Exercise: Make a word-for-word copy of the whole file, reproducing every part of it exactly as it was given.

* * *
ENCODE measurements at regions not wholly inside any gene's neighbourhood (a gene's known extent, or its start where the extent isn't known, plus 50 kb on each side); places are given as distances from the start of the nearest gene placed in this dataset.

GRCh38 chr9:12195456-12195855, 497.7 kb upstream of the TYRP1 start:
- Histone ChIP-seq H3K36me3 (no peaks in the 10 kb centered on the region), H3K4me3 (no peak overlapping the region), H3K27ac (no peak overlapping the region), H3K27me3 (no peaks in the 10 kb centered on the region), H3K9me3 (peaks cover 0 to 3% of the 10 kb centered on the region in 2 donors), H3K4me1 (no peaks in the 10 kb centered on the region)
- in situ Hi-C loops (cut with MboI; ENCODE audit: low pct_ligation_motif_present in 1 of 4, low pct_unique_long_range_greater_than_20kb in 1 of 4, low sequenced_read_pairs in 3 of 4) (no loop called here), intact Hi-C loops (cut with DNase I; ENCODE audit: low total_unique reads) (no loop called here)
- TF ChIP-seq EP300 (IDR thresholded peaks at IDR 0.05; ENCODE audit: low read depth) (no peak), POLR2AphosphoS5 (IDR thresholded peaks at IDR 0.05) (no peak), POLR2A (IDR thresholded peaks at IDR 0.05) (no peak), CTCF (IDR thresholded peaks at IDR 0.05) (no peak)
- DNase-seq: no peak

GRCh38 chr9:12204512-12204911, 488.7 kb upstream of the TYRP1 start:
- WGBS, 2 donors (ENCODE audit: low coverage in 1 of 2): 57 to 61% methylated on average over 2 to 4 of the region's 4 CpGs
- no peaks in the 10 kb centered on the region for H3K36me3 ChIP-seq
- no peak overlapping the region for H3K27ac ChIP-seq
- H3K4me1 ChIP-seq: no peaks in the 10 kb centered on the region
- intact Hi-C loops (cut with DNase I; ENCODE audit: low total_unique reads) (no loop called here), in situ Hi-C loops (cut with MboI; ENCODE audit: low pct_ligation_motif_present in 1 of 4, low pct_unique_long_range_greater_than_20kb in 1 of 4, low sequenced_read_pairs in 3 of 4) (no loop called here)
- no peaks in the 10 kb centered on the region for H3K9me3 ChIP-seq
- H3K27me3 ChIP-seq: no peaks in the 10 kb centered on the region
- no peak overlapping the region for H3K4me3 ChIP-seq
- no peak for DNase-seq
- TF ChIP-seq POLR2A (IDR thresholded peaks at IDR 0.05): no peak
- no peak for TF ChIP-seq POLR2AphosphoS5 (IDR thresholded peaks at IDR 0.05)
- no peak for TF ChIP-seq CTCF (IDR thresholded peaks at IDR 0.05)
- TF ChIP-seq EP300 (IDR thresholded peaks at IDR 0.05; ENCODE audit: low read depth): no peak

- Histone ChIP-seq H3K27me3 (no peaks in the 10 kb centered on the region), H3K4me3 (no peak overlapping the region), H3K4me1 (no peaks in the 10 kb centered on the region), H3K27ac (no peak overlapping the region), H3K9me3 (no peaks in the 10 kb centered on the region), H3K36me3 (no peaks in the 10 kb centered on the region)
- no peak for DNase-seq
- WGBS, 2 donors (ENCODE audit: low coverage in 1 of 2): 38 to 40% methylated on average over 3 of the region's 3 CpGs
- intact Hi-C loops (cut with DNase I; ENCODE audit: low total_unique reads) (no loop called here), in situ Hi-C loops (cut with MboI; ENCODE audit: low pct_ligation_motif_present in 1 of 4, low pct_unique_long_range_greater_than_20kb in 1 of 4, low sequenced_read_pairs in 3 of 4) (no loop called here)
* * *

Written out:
ENCODE measurements at regions not wholly inside any gene's neighbourhood (a gene's known extent, or its start where the extent isn't known, plus 50 kb on each side); places are given as distances from the start of the nearest gene placed in this dataset.

GRCh38 chr9:12195456-12195855, 497.7 kb upstream of the TYRP1 start:
- Histone ChIP-seq H3K36me3 (no peaks in the 10 kb centered on the region), H3K4me3 (no peak overlapping the region), H3K27ac (no peak overlapping the region), H3K27me3 (no peaks in the 10 kb centered on the region), H3K9me3 (peaks cover 0 to 3% of the 10 kb centered on the region in 2 donors), H3K4me1 (no peaks in the 10 kb centered on the region)
- in situ Hi-C loops (cut with MboI; ENCODE audit: low pct_ligation_motif_present in 1 of 4, low pct_unique_long_range_greater_than_20kb in 1 of 4, low sequenced_read_pairs in 3 of 4) (no loop called here), intact Hi-C loops (cut with DNase I; ENCODE audit: low total_unique reads) (no loop called here)
- TF ChIP-seq EP300 (IDR thresholded peaks at IDR 0.05; ENCODE audit: low read depth) (no peak), POLR2AphosphoS5 (IDR thresholded peaks at IDR 0.05) (no peak), POLR2A (IDR thresholded peaks at IDR 0.05) (no peak), CTCF (IDR thresholded peaks at IDR 0.05) (no peak)
- DNase-seq: no peak

GRCh38 chr9:12204512-12204911, 488.7 kb upstream of the TYRP1 start:
- WGBS, 2 donors (ENCODE audit: low coverage in 1 of 2): 57 to 61% methylated on average over 2 to 4 of the region's 4 CpGs
- no peaks in the 10 kb centered on the region for H3K36me3 ChIP-seq
- no peak overlapping the region for H3K27ac ChIP-seq
- H3K4me1 ChIP-seq: no peaks in the 10 kb centered on the region
- intact Hi-C loops (cut with DNase I; ENCODE audit: low total_unique reads) (no loop called here), in situ Hi-C loops (cut with MboI; ENCODE audit: low pct_ligation_motif_present in 1 of 4, low pct_unique_long_range_greater_than_20kb in 1 of 4, low sequenced_read_pairs in 3 of 4) (no loop called here)
- no peaks in the 10 kb centered on the region for H3K9me3 ChIP-seq
- H3K27me3 ChIP-seq: no peaks in the 10 kb centered on the region
- no peak overlapping the region for H3K4me3 ChIP-seq
- no peak for DNase-seq
- TF ChIP-seq POLR2A (IDR thresholded peaks at IDR 0.05): no peak
- no peak for TF ChIP-seq POLR2AphosphoS5 (IDR thresholded peaks at IDR 0.05)
- no peak for TF ChIP-seq CTCF (IDR thresholded peaks at IDR 0.05)
- TF ChIP-seq EP300 (IDR thresholded peaks at IDR 0.05; ENCODE audit: low read depth): no peak

- Histone ChIP-seq H3K27me3 (no peaks in the 10 kb centered on the region), H3K4me3 (no peak overlapping the region), H3K4me1 (no peaks in the 10 kb centered on the region), H3K27ac (no peak overlapping the region), H3K9me3 (no peaks in the 10 kb centered on the region), H3K36me3 (no peaks in the 10 kb centered on the region)
- no peak for DNase-seq
- WGBS, 2 donors (ENCODE audit: low coverage in 1 of 2): 38 to 40% methylated on average over 3 of the region's 3 CpGs
- intact Hi-C loops (cut with DNase I; ENCODE audit: low total_unique reads) (no loop called here), in situ Hi-C loops (cut with MboI; ENCODE audit: low pct_ligation_motif_present in 1 of 4, low pct_unique_long_range_greater_than_20kb in 1 of 4, low sequenced_read_pairs in 3 of 4) (no loop called here)